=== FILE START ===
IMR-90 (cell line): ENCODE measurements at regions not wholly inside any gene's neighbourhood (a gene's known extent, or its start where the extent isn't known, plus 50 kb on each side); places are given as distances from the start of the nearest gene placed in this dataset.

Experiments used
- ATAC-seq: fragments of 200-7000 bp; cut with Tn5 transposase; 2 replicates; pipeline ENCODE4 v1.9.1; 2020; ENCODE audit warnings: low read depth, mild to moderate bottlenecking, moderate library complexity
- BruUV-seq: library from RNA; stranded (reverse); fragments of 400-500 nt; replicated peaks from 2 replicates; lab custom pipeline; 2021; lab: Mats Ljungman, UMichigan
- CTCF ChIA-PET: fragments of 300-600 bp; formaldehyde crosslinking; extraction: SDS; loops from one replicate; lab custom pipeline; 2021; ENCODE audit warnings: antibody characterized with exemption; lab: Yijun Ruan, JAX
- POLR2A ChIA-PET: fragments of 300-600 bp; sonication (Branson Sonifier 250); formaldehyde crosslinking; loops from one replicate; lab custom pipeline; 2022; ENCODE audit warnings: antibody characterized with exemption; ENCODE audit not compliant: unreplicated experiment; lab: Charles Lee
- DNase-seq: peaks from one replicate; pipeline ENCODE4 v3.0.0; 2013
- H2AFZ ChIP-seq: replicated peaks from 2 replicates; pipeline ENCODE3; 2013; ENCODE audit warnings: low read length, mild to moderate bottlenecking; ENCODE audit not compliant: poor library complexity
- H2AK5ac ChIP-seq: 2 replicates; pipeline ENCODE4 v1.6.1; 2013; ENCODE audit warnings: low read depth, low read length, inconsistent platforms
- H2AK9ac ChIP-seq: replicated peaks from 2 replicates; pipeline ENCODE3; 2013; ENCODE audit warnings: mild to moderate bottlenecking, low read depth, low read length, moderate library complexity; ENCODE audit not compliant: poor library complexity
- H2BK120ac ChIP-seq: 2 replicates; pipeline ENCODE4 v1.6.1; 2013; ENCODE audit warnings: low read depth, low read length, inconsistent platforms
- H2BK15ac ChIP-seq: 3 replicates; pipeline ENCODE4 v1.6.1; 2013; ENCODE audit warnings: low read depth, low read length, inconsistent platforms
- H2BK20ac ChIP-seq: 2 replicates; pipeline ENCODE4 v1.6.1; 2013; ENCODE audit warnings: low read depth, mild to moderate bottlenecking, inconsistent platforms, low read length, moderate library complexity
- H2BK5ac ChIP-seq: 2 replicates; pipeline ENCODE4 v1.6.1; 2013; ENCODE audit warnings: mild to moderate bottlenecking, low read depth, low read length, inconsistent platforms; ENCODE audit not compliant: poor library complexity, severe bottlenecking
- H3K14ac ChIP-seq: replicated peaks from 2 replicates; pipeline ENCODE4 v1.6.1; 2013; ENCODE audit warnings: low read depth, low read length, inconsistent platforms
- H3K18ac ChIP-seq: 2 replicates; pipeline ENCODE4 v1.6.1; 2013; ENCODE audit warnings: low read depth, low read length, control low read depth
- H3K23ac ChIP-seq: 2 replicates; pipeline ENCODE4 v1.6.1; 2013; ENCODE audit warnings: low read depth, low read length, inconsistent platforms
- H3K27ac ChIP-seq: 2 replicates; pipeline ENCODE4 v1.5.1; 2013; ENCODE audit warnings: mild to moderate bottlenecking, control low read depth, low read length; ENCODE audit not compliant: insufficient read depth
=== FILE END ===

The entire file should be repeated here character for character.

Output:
IMR-90 (cell line): ENCODE measurements at regions not wholly inside any gene's neighbourhood (a gene's known extent, or its start where the extent isn't known, plus 50 kb on each side); places are given as distances from the start of the nearest gene placed in this dataset.

Experiments used
- ATAC-seq: fragments of 200-7000 bp; cut with Tn5 transposase; 2 replicates; pipeline ENCODE4 v1.9.1; 2020; ENCODE audit warnings: low read depth, mild to moderate bottlenecking, moderate library complexity
- BruUV-seq: library from RNA; stranded (reverse); fragments of 400-500 nt; replicated peaks from 2 replicates; lab custom pipeline; 2021; lab: Mats Ljungman, UMichigan
- CTCF ChIA-PET: fragments of 300-600 bp; formaldehyde crosslinking; extraction: SDS; loops from one replicate; lab custom pipeline; 2021; ENCODE audit warnings: antibody characterized with exemption; lab: Yijun Ruan, JAX
- POLR2A ChIA-PET: fragments of 300-600 bp; sonication (Branson Sonifier 250); formaldehyde crosslinking; loops from one replicate; lab custom pipeline; 2022; ENCODE audit warnings: antibody characterized with exemption; ENCODE audit not compliant: unreplicated experiment; lab: Charles Lee
- DNase-seq: peaks from one replicate; pipeline ENCODE4 v3.0.0; 2013
- H2AFZ ChIP-seq: replicated peaks from 2 replicates; pipeline ENCODE3; 2013; ENCODE audit warnings: low read length, mild to moderate bottlenecking; ENCODE audit not compliant: poor library complexity
- H2AK5ac ChIP-seq: 2 replicates; pipeline ENCODE4 v1.6.1; 2013; ENCODE audit warnings: low read depth, low read length, inconsistent platforms
- H2AK9ac ChIP-seq: replicated peaks from 2 replicates; pipeline ENCODE3; 2013; ENCODE audit warnings: mild to moderate bottlenecking, low read depth, low read length, moderate library complexity; ENCODE audit not compliant: poor library complexity
- H2BK120ac ChIP-seq: 2 replicates; pipeline ENCODE4 v1.6.1; 2013; ENCODE audit warnings: low read depth, low read length, inconsistent platforms
- H2BK15ac ChIP-seq: 3 replicates; pipeline ENCODE4 v1.6.1; 2013; ENCODE audit warnings: low read depth, low read length, inconsistent platforms
- H2BK20ac ChIP-seq: 2 replicates; pipeline ENCODE4 v1.6.1; 2013; ENCODE audit warnings: low read depth, mild to moderate bottlenecking, inconsistent platforms, low read length, moderate library complexity
- H2BK5ac ChIP-seq: 2 replicates; pipeline ENCODE4 v1.6.1; 2013; ENCODE audit warnings: mild to moderate bottlenecking, low read depth, low read length, inconsistent platforms; ENCODE audit not compliant: poor library complexity, severe bottlenecking
- H3K14ac ChIP-seq: replicated peaks from 2 replicates; pipeline ENCODE4 v1.6.1; 2013; ENCODE audit warnings: low read depth, low read length, inconsistent platforms
- H3K18ac ChIP-seq: 2 replicates; pipeline ENCODE4 v1.6.1; 2013; ENCODE audit warnings: low read depth, low read length, control low read depth
- H3K23ac ChIP-seq: 2 replicates; pipeline ENCODE4 v1.6.1; 2013; ENCODE audit warnings: low read depth, low read length, inconsistent platforms
- H3K27ac ChIP-seq: 2 replicates; pipeline ENCODE4 v1.5.1; 2013; ENCODE audit warnings: mild to moderate bottlenecking, control low read depth, low read length; ENCODE audit not compliant: insufficient read depth